It's tough to expect too much from Lindsey just in his second game back from a mono-induced absence that head coach Chris Collins described as three weeks without exercise. But it's clear that the offensive doldrums for the Cats are not going away. This performance was by far the team's worst of the season, though it wasn't too dissimilar from what happened over the course of the five games that preceded it. Low shooting numbers and struggles from anyone not named McIntosh have now resulted in four losses in Northwestern's last six games. It's not at all good for a team that while seemingly a lock for an NCAA tournament appearance is in danger of stumbling its way to the Big Dance.

Meanwhile, as the speculation continues that John Groce might be in a position where he's fighting for his job, the win was huge for the Illini. Two weeks ago, the win at Northwestern was Illinois' best of the season, and now this win made two over a team flirting with a spot in the top-25 rankings and seemingly destined to be included in the NCAA tournament field. Illinois is still just 16-12 overall and 6-9 in Big Ten play, and there's no glory in that as the Illini appear on track to play in one of the two Wednesday-night games in the Big Ten Tournament. But with Groce's seat as hot as any coach's in the conference, any success is positive, and his team now has back-to-back league wins for the first time since 2015.

Just three games remain for both squads, and obviously given their positions in the standings, they loom far larger for Northwestern. The Cats travel to play Indiana and have home games against Michigan and Purdue to end the regular-season schedule. Illinois travels to Nebraska, plays host to Michigan State and travels to Rutgers to wrap the regular season. The verdict might be in on these seasons in the big picture — the best campaign Northwestern has ever had and a continued tournament drought for Illinois — but these last three games could dramatically alter the future of these programs.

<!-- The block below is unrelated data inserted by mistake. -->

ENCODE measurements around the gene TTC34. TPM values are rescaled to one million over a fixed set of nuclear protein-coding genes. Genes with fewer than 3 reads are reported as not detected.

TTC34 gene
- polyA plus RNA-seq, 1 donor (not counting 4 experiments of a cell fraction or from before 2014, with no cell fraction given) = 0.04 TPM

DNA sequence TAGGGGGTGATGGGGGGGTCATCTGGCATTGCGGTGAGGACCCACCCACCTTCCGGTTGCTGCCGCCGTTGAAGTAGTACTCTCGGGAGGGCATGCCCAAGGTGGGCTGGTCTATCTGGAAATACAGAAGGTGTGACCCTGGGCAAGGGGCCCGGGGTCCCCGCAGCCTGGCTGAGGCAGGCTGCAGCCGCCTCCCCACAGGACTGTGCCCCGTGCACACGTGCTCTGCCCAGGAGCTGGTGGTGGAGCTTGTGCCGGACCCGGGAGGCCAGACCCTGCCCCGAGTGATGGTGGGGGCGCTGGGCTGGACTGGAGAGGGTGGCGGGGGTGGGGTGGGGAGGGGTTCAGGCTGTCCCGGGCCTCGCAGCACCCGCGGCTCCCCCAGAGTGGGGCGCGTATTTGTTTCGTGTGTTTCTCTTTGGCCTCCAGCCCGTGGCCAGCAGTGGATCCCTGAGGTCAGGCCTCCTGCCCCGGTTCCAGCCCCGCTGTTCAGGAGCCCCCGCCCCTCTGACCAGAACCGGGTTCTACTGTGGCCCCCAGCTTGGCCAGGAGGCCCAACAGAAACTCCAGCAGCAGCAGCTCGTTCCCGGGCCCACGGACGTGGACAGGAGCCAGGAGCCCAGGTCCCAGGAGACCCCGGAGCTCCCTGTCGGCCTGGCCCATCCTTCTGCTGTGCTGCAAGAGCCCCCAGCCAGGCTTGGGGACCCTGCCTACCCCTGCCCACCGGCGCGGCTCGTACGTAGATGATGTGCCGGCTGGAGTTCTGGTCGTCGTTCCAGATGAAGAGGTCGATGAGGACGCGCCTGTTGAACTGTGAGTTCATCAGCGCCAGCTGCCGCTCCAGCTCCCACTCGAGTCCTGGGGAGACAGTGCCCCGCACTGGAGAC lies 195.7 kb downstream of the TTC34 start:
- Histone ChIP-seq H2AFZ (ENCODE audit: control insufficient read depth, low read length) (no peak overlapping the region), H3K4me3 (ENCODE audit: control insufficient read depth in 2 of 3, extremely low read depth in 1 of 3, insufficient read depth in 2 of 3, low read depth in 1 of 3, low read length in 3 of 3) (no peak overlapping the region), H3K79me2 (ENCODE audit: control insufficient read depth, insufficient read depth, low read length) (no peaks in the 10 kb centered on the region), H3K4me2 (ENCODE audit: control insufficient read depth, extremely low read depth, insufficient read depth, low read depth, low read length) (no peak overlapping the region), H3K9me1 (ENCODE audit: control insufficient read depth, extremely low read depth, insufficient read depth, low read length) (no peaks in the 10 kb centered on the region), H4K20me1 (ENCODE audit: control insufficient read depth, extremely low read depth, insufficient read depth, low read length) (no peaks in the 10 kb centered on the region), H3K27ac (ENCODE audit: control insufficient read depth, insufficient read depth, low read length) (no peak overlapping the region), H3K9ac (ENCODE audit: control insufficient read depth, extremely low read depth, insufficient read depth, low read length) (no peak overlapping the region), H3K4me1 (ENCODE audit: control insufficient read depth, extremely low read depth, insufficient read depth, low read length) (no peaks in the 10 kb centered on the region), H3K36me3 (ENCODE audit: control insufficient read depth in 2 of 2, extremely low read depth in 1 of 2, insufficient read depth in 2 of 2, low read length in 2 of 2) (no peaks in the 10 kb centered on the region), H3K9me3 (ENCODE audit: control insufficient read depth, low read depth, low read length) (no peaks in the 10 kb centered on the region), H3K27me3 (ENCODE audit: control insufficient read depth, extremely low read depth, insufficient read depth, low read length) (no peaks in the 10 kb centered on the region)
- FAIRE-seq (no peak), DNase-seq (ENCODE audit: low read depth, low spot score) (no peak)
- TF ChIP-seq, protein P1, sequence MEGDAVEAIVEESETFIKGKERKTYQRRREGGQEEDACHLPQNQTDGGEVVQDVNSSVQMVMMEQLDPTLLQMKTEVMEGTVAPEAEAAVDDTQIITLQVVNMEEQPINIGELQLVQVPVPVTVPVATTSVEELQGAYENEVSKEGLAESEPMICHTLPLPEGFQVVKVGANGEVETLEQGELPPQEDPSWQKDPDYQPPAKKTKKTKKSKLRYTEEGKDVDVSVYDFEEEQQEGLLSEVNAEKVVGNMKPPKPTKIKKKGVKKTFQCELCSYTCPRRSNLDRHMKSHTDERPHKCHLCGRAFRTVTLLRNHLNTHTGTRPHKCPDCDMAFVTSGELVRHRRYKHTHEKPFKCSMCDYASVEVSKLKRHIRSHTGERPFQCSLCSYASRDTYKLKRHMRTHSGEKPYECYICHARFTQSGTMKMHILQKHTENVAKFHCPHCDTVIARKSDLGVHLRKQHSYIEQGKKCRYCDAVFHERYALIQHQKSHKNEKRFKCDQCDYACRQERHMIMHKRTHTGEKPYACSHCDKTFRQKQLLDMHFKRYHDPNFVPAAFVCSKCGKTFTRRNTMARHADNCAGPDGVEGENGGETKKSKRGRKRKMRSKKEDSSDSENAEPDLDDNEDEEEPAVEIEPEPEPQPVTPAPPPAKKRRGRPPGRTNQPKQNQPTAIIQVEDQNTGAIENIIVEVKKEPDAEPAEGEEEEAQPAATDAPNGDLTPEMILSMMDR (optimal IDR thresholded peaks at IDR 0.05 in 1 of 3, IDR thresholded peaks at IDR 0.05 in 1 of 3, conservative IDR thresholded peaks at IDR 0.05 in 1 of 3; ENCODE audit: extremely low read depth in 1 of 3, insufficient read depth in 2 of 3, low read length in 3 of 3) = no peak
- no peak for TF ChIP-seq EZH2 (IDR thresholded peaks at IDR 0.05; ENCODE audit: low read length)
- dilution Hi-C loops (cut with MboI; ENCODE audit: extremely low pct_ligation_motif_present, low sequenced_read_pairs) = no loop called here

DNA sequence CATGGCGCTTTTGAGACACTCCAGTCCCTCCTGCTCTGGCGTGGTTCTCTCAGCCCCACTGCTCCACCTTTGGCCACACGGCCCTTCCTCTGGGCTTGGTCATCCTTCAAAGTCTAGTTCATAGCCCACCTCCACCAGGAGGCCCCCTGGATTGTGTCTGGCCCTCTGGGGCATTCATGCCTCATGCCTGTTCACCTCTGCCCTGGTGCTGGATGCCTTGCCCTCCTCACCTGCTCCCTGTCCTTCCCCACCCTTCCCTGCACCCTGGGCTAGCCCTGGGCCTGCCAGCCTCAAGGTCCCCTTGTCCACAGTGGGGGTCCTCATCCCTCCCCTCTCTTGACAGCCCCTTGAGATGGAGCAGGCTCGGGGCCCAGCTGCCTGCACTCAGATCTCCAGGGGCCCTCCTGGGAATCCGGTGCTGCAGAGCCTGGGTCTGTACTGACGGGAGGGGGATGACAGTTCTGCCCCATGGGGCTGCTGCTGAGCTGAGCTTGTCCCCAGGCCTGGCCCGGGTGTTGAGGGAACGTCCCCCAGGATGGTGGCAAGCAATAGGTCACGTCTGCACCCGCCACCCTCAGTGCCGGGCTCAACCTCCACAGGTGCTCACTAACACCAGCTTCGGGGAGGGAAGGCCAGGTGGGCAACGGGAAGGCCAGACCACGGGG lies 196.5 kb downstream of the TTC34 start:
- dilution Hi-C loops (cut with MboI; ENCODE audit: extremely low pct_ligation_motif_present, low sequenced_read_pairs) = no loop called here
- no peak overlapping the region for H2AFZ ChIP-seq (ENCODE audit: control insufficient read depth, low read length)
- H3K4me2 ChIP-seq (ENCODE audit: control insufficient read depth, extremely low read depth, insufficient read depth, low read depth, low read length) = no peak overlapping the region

James Franklin and staff celebrate Penn State wrestling win in singlets

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USA TODAY

James Franklin and staff celebrate Penn State wrestling win in singlets

Oklahoma State head football coach Mike Gundy — the man with America's finest mullet — made headlines last week when he posted a video promoting an upcoming Oklahoma State wrestling match while wearing a singlet.

Hilarious, right?

Well, as you can tell from that video, the match was against Penn State. And Penn State won.

So, to celebrate the Nittany Lions' big wrestling win, James Franklin and his staff upped the ante, donning singlets for a meeting and tweeting out this "Last Supper" style picture of it Monday morning.

You've got to love seeing football coaches and teams supporting the sports that don't get as much attention.

I'll let you be the judge if this is, as Franklin tweeted, #NotAGoodLookOnUs.

Scottie Lindsey didn't light it up vs. Rutgers, but his return is huge for Northwestern

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AP

Scottie Lindsey didn't light it up vs. Rutgers, but his return is huge for Northwestern

Scottie Lindsey didn't light up the scoreboard in his return to action, and Northwestern still struggled offensively.

But getting their leading scorer back from a four-game absence was huge for the Wildcats.